Now for A-T, all material things are composites of form and matter, and “soul” is a technical term for the form of a living thing, specifically. The soul is that which organizes a living thing’s matter in such a way that it is capable of the operations distinctive of living things. Since the activities of living things other than human beings are entirely dependent on matter, their souls are themselves dependent on matter, and A-T allows that such souls may therefore have material origins. But the human soul is different, precisely because it is that which makes us capable not only of material activities like digestion and sensation, but also of immaterial activities like thinking. Hence it operates, at least in part, apart from matter. Indeed, unlike the forms of other material things it is a subsistent form, capable of carrying on in existence beyond the death of the body of which it is the form, as a kind of incomplete substance. For this reason, for A-T the human soul cannot in principle have a material origin. In fact, it has to be directly created by God whenever a new human being comes into existence.

On the one hand, then, A-T philosophers and theologians have been open to the possibility of evolutionary explanations of various biological phenomena, including the human body. It might be that sensory and imaginative capacities of a level of complexity necessary to subserve intellectual activity arose gradually via evolutionary processes. On the other hand, there are metaphysical constraints on evolutionary explanations, just as there are on all forms of empirical inquiry. I have discussed some of these constraints in an earlier post, and for a more detailed treatment interested readers might look at an older Scholastic work like Henry Koren’s An Introduction to the Philosophy of Animate Nature, or the biology-related material in David Oderberg’s recent book Real Essentialism. Most relevant to the issue at hand, for A-T there can in principle be no evolutionary explanation of the human soul precisely because the human soul can have no material cause of any sort. We know this because (so A-T holds) we know on independent grounds that the distinctive capacities of the human soul (intellect and will) cannot be material.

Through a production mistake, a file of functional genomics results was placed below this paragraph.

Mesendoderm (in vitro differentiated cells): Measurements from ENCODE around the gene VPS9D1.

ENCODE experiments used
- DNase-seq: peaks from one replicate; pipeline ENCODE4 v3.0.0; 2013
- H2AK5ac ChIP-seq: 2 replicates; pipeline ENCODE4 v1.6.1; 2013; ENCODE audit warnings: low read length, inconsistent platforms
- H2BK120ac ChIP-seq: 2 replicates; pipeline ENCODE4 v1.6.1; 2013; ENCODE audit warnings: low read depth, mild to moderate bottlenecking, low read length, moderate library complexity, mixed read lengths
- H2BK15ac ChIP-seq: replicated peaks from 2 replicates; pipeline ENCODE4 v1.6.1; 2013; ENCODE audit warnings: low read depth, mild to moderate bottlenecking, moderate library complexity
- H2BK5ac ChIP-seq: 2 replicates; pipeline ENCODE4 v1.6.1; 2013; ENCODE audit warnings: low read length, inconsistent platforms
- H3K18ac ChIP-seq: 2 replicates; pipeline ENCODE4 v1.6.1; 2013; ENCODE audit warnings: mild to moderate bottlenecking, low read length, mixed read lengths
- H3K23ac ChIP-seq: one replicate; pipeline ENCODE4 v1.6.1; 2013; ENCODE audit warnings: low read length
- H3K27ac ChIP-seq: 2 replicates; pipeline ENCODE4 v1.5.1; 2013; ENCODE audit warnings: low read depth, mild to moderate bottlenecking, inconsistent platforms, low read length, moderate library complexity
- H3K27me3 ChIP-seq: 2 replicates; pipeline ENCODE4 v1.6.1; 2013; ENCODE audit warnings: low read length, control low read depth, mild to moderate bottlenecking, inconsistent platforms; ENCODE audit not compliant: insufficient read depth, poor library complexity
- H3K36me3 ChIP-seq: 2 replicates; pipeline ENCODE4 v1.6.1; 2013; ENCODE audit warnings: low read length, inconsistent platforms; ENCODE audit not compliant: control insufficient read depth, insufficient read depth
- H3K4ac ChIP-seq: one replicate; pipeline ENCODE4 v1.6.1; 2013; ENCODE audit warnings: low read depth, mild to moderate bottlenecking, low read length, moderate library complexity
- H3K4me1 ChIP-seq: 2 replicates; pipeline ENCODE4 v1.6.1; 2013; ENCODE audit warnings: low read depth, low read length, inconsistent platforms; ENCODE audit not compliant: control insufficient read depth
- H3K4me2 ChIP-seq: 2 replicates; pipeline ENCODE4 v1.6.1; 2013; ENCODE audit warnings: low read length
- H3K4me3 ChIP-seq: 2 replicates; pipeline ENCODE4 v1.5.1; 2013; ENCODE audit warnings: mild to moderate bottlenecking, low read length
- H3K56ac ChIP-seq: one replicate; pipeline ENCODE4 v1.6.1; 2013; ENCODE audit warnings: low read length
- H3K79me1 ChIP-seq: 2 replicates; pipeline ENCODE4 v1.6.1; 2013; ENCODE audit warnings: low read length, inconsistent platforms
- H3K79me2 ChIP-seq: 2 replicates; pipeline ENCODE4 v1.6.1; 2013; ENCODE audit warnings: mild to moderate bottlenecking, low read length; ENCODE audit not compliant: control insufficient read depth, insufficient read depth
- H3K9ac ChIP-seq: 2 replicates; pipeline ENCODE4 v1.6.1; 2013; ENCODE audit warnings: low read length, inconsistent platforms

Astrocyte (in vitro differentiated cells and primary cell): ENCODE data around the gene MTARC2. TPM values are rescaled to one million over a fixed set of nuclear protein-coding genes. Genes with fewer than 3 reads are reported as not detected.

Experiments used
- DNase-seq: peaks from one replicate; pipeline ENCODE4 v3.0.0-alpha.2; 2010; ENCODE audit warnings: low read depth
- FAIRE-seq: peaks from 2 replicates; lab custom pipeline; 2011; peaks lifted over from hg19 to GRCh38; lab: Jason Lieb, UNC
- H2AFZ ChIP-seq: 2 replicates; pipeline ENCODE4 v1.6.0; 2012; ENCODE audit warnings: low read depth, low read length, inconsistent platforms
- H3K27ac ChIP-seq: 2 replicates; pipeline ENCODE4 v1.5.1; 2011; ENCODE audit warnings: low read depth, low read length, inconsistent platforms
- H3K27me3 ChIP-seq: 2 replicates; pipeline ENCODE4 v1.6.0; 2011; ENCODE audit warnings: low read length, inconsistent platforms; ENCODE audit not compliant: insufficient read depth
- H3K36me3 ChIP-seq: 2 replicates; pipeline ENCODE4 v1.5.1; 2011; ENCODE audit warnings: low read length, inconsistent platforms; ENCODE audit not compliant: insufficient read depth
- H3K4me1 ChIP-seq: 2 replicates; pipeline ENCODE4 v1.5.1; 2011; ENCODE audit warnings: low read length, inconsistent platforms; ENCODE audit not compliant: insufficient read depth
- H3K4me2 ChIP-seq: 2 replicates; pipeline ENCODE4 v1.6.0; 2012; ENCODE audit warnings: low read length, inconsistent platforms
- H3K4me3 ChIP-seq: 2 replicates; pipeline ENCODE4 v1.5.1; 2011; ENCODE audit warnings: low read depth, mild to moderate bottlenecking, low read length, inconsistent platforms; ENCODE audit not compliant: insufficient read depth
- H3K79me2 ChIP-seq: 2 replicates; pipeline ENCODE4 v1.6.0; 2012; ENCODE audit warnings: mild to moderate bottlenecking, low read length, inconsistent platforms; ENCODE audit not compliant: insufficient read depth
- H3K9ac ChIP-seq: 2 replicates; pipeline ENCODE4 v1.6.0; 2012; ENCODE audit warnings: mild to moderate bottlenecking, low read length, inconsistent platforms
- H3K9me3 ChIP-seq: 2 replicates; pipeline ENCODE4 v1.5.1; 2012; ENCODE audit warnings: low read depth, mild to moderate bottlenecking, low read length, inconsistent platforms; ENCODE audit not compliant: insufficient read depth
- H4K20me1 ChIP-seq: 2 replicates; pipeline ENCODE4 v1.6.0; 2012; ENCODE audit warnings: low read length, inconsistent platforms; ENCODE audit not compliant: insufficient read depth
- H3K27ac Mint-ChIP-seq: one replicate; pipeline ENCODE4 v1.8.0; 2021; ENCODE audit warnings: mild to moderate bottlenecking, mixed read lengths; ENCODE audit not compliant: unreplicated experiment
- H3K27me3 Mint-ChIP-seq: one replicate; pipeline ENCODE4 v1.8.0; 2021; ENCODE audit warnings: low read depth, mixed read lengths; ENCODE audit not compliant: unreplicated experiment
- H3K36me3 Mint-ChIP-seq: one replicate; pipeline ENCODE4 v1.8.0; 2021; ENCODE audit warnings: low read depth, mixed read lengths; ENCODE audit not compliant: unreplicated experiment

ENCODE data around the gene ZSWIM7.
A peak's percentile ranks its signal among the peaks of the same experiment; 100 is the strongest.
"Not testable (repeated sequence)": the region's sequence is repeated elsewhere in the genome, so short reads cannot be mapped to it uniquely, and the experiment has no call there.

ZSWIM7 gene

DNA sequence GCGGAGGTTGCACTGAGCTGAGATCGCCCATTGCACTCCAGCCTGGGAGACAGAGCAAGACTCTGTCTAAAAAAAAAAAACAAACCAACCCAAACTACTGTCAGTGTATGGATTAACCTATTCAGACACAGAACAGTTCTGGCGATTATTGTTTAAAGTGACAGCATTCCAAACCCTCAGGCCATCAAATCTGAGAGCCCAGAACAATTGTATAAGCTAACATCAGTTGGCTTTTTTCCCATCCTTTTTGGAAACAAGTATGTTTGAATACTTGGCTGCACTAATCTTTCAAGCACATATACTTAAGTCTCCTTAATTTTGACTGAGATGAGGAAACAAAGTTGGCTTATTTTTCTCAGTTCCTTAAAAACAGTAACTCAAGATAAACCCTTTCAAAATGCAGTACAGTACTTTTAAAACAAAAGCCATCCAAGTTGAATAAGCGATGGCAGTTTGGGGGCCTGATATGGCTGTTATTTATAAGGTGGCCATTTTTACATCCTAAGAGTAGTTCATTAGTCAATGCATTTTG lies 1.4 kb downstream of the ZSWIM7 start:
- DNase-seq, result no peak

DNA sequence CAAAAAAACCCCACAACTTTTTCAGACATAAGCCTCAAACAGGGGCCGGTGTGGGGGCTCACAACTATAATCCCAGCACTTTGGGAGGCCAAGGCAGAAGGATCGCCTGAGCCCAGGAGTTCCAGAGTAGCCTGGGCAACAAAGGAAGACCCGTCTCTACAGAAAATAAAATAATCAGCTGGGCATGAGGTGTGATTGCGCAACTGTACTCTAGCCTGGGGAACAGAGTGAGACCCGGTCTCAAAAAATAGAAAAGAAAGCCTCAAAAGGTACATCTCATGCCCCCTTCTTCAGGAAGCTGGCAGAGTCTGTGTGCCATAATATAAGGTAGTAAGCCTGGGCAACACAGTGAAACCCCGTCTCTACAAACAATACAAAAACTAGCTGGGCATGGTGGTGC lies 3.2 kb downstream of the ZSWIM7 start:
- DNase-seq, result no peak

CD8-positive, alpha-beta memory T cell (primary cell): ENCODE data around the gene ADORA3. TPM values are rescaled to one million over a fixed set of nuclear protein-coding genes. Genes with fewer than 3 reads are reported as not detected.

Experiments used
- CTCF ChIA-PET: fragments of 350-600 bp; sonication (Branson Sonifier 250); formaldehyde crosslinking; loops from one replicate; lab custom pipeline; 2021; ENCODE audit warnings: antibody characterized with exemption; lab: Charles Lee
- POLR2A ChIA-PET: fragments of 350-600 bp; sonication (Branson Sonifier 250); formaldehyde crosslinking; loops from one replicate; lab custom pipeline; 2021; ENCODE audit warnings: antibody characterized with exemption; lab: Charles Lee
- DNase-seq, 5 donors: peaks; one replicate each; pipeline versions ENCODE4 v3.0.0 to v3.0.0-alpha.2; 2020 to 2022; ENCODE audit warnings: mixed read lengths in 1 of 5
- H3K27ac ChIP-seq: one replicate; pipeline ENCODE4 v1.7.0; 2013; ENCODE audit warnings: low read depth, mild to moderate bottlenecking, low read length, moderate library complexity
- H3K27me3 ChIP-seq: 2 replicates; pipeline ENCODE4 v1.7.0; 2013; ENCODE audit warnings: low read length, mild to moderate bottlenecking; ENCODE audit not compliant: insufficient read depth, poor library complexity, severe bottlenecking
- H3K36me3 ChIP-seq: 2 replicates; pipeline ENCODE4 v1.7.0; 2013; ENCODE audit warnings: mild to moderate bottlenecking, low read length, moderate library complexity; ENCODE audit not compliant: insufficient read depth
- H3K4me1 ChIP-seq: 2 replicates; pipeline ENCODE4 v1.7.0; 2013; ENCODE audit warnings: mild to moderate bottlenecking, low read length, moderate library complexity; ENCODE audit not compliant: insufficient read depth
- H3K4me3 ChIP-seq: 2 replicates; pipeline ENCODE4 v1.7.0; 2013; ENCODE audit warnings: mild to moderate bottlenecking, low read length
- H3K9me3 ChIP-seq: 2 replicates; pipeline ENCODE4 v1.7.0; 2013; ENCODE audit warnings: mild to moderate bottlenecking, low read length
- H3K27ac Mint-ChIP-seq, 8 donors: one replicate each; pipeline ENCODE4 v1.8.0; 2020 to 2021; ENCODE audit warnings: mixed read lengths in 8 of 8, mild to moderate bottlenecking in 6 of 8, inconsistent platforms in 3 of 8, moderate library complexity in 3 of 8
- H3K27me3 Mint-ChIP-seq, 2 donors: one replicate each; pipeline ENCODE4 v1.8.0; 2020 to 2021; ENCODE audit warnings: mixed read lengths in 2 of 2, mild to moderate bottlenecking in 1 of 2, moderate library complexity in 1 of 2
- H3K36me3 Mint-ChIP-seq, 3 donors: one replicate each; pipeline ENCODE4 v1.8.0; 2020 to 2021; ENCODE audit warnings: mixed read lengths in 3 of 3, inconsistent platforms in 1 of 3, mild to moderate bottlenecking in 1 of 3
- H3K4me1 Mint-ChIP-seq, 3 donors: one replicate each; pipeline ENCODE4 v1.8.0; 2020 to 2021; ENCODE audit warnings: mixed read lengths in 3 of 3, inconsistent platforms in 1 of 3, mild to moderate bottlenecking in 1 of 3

A useful analogy is provided by the famous “weasel” example from Richard Dawkins’ The Blind Watchmaker (which I here adapt for my own purposes rather than his – so please spare me any complaints that I have misinterpreted him). Dawkins describes a computer program which begins with a random sequence of 28 letters and “breeds” successive copies of the sequence, in such a way that via random errors or “mutations” in the sequence together with cumulative selection, the sentence “Methinks it is like a weasel” is eventually generated. Now whether this is as useful an analogy to biological evolution as Dawkins thinks it is can be debated, but that is not to the present point. The point is rather this. Suppose we allow that a string of marks that looks like “Methinks it is like a weasel” could arise in nature via random mutation and natural selection. Indeed, suppose we even allowed for the sake of argument that such a string could result only via random mutation and natural selection. Would it follow that the English sentence “Methinks it is like a weasel” has, in that case, a completely naturalistic evolutionary explanation?

No, that wouldn’t follow at all. For an English sentence is not merely a string of marks, even if it is partly that (at least when written). It also has a semantic content, and an evolutionary process of the sort described would no more generate that content by itself than my spilling ink on the ground in a way that left a set of shapes that looked vaguely like the word “cat” would by itself generate the actual word “cat,” semantic content and all. The existence of the marks – whether the marks making up the word “cat” or those making up the sentence “Methinks it is like a weasel” -- is a necessary condition for the existence of the (written) word or sentence, but it is not a sufficient condition. So, to explain the origin of a sequence of marks is simply not by itself to explain the origin of a certain English sentence.